Paul L. Caron

Saturday, February 18, 2023

Tax Policy Center: Itemized Deductions Benefit Whites More Than Blacks And Hispanics

Benjamin R. Page, Tracy Gordon & Aravind Boddupalli (Tax Policy Center), Providing Changemakers The Data They Need To Tackle Racial Inequities In The US Tax Code:

[A]cross all income categories, itemized deductions disproportionately benefit White taxpayers (figure 2). Overall, itemized deductions boost the after-tax incomes of units classified as White by 0.7 percent, whereas those classified as Black gain an average of 0.4 percent, and those classified as Hispanic an average of 0.2 percent. Those differences occur in large part because itemized deductions primarily benefit higher-income households, among whom Black and Hispanic households are underrepresented.


We also found White taxpayers and Black taxpayers benefit relatively more from itemized deductions than Hispanic households, even within the same income categories. For example, among those in the top income quintile (which receives almost 90 percent of the benefits of itemized deductions), itemized deductions raise the after-tax incomes of White taxpayers by an average of 1.1 percent, compared to 1.0 percent for Black taxpayers, and 0.6 percent for Hispanic taxpayers (figure 3).


Surachai Khitatrakun, Gordon B. Mermin, Benjamin R. Page & Jeffrey Rohaly (Tax Policy Center), A New Approach for Estimating the Impact of Tax Policies by Race and Ethnicity:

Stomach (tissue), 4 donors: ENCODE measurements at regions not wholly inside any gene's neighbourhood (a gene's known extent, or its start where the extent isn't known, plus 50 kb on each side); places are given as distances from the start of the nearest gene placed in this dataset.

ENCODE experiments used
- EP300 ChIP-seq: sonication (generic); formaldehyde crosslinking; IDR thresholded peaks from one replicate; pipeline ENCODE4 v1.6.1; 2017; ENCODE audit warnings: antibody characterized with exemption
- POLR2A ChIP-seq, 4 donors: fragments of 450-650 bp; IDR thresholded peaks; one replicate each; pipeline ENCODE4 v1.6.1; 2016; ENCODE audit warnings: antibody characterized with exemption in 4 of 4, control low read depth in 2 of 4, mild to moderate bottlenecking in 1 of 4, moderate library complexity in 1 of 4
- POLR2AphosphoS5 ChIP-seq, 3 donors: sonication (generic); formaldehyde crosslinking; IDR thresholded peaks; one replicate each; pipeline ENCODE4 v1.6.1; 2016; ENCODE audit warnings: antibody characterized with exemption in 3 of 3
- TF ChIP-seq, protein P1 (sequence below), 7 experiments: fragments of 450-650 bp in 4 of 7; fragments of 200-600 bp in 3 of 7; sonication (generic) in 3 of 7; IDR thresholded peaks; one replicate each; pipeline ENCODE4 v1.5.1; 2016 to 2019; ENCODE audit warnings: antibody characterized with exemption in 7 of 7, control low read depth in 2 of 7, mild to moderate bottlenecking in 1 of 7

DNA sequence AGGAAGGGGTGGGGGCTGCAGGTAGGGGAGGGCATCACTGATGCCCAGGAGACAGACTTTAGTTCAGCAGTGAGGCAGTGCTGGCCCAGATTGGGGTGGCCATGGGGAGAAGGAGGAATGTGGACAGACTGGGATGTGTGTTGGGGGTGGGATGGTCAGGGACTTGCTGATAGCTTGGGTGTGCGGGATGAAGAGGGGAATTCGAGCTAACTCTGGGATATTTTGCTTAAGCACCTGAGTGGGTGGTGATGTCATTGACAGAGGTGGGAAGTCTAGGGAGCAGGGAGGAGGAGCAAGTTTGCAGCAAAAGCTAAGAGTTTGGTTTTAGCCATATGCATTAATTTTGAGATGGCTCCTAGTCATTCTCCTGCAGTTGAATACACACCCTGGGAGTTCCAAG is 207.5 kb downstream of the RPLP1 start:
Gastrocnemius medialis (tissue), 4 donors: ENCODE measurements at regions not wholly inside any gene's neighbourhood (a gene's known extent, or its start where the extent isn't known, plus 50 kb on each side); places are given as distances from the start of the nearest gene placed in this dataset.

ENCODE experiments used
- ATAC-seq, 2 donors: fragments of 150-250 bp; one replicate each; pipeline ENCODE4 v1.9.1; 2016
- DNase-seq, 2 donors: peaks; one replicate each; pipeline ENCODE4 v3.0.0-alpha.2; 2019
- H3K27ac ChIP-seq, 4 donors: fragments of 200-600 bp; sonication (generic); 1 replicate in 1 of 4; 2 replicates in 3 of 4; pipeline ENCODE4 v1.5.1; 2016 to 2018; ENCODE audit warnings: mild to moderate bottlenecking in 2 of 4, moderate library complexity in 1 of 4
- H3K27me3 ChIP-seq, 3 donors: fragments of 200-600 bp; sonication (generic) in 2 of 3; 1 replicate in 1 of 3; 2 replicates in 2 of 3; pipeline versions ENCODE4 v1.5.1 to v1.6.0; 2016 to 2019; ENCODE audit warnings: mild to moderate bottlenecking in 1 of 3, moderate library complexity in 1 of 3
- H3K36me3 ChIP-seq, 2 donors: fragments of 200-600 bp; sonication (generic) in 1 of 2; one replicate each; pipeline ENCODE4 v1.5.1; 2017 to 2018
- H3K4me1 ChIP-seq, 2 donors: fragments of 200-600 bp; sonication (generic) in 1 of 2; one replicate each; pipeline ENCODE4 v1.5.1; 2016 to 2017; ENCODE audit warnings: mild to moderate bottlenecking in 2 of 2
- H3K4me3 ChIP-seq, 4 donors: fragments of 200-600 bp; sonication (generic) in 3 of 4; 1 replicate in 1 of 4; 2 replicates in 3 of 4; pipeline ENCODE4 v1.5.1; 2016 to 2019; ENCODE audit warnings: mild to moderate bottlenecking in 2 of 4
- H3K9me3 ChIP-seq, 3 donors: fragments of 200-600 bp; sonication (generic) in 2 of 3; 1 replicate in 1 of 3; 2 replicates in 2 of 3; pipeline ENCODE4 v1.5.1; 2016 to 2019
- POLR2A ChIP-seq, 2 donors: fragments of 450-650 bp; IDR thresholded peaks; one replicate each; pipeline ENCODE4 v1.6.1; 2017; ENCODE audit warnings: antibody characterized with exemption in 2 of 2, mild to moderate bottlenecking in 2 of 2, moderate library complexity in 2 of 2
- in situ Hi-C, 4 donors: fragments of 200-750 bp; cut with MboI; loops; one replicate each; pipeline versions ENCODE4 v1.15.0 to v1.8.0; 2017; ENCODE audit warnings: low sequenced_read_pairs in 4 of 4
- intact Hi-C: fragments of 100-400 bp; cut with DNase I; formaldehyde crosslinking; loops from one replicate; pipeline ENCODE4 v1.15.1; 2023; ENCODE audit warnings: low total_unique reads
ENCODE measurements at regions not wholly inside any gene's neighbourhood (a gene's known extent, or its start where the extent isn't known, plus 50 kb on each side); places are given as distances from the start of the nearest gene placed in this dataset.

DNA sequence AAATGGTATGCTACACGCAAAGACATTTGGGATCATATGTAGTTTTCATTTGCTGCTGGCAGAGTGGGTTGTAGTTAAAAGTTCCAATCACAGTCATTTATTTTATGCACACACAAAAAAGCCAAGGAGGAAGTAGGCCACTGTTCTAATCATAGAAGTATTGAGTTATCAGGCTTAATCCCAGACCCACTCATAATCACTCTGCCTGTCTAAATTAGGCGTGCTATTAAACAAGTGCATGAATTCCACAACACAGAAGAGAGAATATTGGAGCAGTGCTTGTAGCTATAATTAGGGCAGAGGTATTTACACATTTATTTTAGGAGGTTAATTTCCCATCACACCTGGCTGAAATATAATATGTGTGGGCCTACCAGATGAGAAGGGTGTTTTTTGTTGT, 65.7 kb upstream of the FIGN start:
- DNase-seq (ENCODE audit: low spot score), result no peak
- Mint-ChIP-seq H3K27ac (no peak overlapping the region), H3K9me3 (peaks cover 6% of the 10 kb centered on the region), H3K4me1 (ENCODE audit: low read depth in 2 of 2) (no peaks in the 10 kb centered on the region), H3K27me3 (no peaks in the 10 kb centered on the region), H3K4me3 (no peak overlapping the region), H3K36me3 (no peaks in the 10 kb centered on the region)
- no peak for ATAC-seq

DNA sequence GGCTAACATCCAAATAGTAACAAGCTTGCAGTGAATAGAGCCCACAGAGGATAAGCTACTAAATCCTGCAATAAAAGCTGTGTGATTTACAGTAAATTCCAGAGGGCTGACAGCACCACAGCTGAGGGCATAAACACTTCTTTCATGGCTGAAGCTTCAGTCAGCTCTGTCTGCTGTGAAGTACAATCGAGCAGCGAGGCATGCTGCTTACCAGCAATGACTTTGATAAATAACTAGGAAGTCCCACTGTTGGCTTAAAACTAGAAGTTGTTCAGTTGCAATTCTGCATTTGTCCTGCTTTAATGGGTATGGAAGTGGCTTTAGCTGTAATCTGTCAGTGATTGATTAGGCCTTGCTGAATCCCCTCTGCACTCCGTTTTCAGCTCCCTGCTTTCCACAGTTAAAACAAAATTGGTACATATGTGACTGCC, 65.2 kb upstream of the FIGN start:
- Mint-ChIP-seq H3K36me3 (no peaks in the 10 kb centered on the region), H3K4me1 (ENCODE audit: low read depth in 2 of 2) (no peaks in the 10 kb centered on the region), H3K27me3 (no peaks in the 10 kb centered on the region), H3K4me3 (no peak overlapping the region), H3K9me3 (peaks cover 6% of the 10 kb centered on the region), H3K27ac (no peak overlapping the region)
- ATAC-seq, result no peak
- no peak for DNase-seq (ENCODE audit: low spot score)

This working paper describes the method the Tax Policy Center (TPC) has used to enhance its tax microsimulation model to enable analysis of the distributional effects of tax policies by race and ethnicity. It also presents preliminary results using the enhanced model. Like microsimulation models used in the federal government and other research organizations, TPC’s model relies on a sample of individual tax returns as its primary data source. These data lack information on race and ethnicity because the IRS does not collect it from tax filers. TPC therefore developed a method to impute race and ethnicity in its tax data. The method replicates the tax units in the model database, with one copy for each race and ethnicity included in the analysis. Using an algorithm, those copies are then weighted to match aggregate statistics calculated from survey data for variables related to tax liability. TPC’s initial work matches statistics calculated from the Current Population Survey and the Survey of Consumer Finances. TPC’s method has the advantage that it can incorporate data from multiple surveys or other sources, and can be readily adapted to include updated or additional data. Preliminary results using the enhanced model indicate that, across all income categories, itemized deductions benefit tax units classified as White more than those classified as Black or Hispanic. Within the same income categories, tax units classified as Hispanic benefit less than those classified as Black or White.

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